A few jump scares, very brief nudity, a small amount of creative gore, and ominous music do not make up for poor acting, weak dialog, and a running time too long by at least 20 minutes. Based on the 2003 Korean production Geoul sokeuro (Into the Mirror), which also bogged down in the middle, Mirrors went from being the event horror flick of the summer to a dead-time August release, that eschewed pre-release press screenings. Well, technically, there were press screenings, but they all seemed to occur at 8:30 PM on the night before theatrical release—preventing mainstream day-of-release newspaper reviews.
Ben Carson (Keifer Sutherland in full Jack Bauer mode) is a suspended New York City cop, forced to take a job as a night security guard for a shuttered department store. It seems that a horrific fire took place at the giant store a few years ago, and the insurance claim is still tied up in litigation—thus, it has to be preserved for the time being. No word on who’s paying the rent or taxes on this prime piece of Midtown real estate lying idle. The Korean original certainly had this plot point better, as it takes place in the days before the store is to be re-opened after a fire.
Ben is estranged from his wife Amy (Paula Patton), who—inexplicably—must wear the world’s most robust push-up bra for the entire film, so that her exaggerated cleavage becomes an absurd and unwanted distraction. Currently, Ben is living with his younger sister Angela (Amy Smart), and takes some pretty heavy meds to combat his alcoholism.
During his first night on the job, he notices a few disturbing things at the store, including handprints that appear to be coming from behind mirrors, along with images in the mirror that don’t agree with the actual objects in front of the mirror. Worse, he starts seeing strange things in mirrors and other reflective surfaces outside the store.
Soon, we figure out that the set piece at the very beginning of the movie, in which a man seems to be forced by his reflection to cut his own throat, was actually the death scene of the former night security man.
At about this point, Angela shows us why she’s in the movie. She disrobes and steps into the bathtub, although her reflection in the mirror stays in the position of staring back at her in a standing position. And, just like the former night security guard before her, Angela’s image forces her to kill herself by the rather novel method of tearing off her lower jaw, and bleeding to death. Of course, this makes no sense, since she had nothing whatever to do with the goings-on at the store, but what else was the filmmaker to do? It is too early in the movie to kill off the hero, and Amy and the kids are needed for action to follow.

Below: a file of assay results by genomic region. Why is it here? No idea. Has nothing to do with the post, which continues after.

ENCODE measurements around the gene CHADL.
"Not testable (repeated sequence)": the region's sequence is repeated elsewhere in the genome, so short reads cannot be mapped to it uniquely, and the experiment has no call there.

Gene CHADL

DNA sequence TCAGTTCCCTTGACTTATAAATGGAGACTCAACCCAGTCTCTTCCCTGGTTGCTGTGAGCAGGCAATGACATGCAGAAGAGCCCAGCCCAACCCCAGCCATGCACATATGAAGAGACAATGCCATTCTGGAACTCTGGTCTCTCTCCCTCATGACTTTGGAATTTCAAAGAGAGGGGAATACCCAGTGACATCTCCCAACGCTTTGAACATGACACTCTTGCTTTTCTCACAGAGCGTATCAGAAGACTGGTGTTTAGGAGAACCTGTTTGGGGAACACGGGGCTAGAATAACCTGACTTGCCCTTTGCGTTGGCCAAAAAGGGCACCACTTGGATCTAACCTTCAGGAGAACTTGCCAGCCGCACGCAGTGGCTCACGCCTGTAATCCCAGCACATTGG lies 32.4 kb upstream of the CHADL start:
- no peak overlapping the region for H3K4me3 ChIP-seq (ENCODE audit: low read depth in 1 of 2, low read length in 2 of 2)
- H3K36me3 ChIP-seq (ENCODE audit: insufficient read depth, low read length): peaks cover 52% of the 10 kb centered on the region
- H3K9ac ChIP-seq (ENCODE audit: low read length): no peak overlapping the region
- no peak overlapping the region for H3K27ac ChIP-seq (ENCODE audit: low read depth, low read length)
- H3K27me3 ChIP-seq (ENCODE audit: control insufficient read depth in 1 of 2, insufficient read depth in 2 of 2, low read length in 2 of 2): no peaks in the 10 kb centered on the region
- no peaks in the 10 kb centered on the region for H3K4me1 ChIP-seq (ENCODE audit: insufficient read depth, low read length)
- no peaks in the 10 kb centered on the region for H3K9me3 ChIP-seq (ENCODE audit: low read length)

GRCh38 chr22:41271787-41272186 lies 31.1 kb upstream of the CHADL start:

Surprisingly, this shocking event doesn’t put too much of a damper on the proceedings, and Ben is right back at work the next night, trying to figure out how to stop the evil force in the mirror. This eventually leads to him visiting a community of nuns, where one of them just might have the answer.
Then follows the inevitable final battle, and a twist ending that could only work given the constantly changing rules of the mirror world.
It should be pointed out that even if all aspects of Mirrors had been improved, it is still not a horror film at all, but is rather a mystery. Even though nearly all recent Asian horror movies have to do with some object (a videotape, a cell phone, or in this case a mirror) causing the death of someone, and behind it all is a girl with stringy black hair, the ones that succeed are actually scary.
To be scary, a film needs a scary premise, and then must demonstrate it in a way that keeps us on edge. Jump scares are tiresome and don’t do the job.
To be sure, the notion of an evil mirror world could have been scary as Hell, and if done properly would have given viewers chills every time they looked in a mirror—much as many were afraid to take showers after seeing Psycho (1960). Unfortunately, helmer Alexandre Aja was clearly not up to the task.